Reverse-engineering the QICStream tape backup format

TLDR: I developed an open-source tool to read tape backup images that were made using the QICStream tool, and extract the original files from them.

During a recent data recovery contract, I needed to recover files from some old QIC tapes. However, after reading the raw data from the tapes, I couldn’t recognize the format in which the backup was encoded, and none of the usual software I use to read the backups seemed to be compatible with it.

After briefly examining the backup in a hex editor, it was evident that the backup was fortunately not compressed or encrypted, and there were signs that the backup was made using a tool called QICStream.  There doesn’t seem to be any documentation regarding this utility (or the format of the backup it saves) on the web. It’s easy enough to find the tool itself on ancient DOS download sites, and it may have been an interesting project to create an emulated DOS environment where the QICStream tool reads the backup from an emulated tape media, but it turned out to be much easier to reverse-engineer the backup structure and decode the files from the actual raw data.

The binary format of the backup is very simple, once you realize one important thing:  every block of 0x8000 bytes ends with 0x402 bytes of extra data (that’s right, 0x402 bytes, not 0x400). In other words, for every successive block of 0x8000 bytes, only the first 0x7BFE bytes are useful data, and the last 0x402 bytes are some kind of additional data, possibly for parity checking or some other form of error-correcting logic. (I did not reverse-engineer the true purpose of these bytes; they did not turn out to be important in the end.)

Other than that, the format is very straightforward, and basically consists of a sequence of files and directories arranged one after the other, with a short header in front of each file, and “control codes” that determine whether to descend into a subdirectory or to navigate back out of it.

Anyway, I put all of these findings into a small open-source utility that we can now use to extract the original files from QICStream backups. Feel free to look through my code for additional details of the structure of the file headers, and how the large-scale structure of the backup is handled.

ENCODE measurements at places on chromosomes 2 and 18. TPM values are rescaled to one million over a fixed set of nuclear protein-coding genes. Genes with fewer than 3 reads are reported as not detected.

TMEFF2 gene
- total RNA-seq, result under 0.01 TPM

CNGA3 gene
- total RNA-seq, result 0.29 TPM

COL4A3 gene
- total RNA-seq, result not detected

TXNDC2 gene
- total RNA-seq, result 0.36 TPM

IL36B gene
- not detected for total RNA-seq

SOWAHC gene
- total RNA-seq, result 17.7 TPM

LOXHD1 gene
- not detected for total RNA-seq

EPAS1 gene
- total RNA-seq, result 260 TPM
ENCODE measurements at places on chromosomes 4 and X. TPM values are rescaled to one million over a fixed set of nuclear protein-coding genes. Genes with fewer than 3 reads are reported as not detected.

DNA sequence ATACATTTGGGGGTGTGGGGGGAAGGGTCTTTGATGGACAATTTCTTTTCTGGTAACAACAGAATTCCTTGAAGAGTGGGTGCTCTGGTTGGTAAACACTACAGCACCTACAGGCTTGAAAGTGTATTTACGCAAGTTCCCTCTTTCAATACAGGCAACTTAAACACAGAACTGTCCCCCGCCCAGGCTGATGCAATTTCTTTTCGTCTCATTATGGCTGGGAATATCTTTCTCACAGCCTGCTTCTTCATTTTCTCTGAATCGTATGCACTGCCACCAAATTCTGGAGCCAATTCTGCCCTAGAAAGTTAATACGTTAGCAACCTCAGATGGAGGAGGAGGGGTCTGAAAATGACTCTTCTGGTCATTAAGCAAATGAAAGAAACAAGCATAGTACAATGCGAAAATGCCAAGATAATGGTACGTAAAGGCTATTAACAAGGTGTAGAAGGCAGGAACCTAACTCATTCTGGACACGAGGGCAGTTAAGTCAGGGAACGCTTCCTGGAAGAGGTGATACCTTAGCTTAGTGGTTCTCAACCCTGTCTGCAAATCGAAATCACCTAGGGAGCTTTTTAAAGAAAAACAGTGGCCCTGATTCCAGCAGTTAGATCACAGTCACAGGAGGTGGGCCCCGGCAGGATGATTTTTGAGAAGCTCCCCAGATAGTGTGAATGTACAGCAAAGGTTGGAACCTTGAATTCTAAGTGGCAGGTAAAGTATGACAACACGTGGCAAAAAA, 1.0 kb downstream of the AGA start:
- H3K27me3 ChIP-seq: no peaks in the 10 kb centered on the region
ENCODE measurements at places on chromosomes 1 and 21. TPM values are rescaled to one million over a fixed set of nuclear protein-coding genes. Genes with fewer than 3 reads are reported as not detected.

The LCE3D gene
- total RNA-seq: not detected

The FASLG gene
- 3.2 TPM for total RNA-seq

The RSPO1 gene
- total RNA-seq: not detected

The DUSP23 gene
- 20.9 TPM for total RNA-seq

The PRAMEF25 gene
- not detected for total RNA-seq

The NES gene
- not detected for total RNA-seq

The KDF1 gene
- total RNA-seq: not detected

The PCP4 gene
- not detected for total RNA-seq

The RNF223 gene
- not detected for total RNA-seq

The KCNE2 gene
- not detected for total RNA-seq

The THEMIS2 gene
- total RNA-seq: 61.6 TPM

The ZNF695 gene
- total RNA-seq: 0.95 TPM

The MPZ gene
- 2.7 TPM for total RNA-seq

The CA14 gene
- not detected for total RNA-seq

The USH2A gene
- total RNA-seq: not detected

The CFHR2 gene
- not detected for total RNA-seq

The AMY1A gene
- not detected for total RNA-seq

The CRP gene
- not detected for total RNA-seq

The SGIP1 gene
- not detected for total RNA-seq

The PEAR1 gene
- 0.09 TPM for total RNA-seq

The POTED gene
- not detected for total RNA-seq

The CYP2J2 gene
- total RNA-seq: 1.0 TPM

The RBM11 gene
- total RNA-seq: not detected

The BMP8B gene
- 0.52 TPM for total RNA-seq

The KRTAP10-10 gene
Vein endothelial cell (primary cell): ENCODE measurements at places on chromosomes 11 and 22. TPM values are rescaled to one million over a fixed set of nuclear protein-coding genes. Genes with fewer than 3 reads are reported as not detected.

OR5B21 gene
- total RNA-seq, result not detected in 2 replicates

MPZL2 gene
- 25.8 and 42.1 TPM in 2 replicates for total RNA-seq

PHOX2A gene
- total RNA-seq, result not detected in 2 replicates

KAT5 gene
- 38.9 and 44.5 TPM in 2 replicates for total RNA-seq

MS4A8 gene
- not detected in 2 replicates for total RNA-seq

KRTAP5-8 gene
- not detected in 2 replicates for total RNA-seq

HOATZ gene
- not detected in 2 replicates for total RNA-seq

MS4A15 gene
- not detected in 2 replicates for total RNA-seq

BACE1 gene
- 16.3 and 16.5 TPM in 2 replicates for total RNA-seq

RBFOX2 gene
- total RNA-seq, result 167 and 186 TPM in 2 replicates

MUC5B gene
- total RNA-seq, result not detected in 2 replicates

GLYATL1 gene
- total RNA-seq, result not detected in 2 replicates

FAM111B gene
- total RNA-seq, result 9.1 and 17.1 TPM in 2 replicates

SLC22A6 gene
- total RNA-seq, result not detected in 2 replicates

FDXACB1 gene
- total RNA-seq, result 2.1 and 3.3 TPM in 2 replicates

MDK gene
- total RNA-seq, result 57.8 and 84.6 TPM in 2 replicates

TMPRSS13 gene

More data recovery war stories: recovering QIC-80 tape backups

I’ve got another recent data recovery job that is worth mentioning! (Quick reminder: I offer a service to read data from super-old media such as tapes and floppies)  This particular client had a number of QIC-80 tapes from the mid-1990s that contained backups of a desktop workstation.

To read QIC-80 tapes, I have an ancient Colorado 250MB drive which I acquired a while ago, but here’s the problem: this drive connects to the floppy disk controller on the motherboard, which means that it must need very specific drivers or software to communicate with the drive.

In Linux, the way to communicate with such drives is using the ftape driver, which used to be included with the Linux kernel. However, ftape was removed from the kernel in 2006, citing too many bugs and too few users.

Since the tape’s label indicated that it came from a PC system, I decided to try keep it simple, and to recreate an actual DOS PC with this drive attached to the floppy controller. All I would need is to find the software that might communicate with this drive properly. After some serious dredging of old internet forums, I found a download site that contains the oldest versions of the Colorado backup software.

Setting up the boot disk

As I’ve done in the past, I used bochs to create a generously-sized disk image of 1 GB, and installed MS-DOS 6.22 onto it within the emulated environment of bochs. Then I copied over the installation files for the Colorado backup software. (I planned to do the actual installing of the Colorado software on the live PC instead of the emulated PC, since it might do some of the hardware detection during setup.)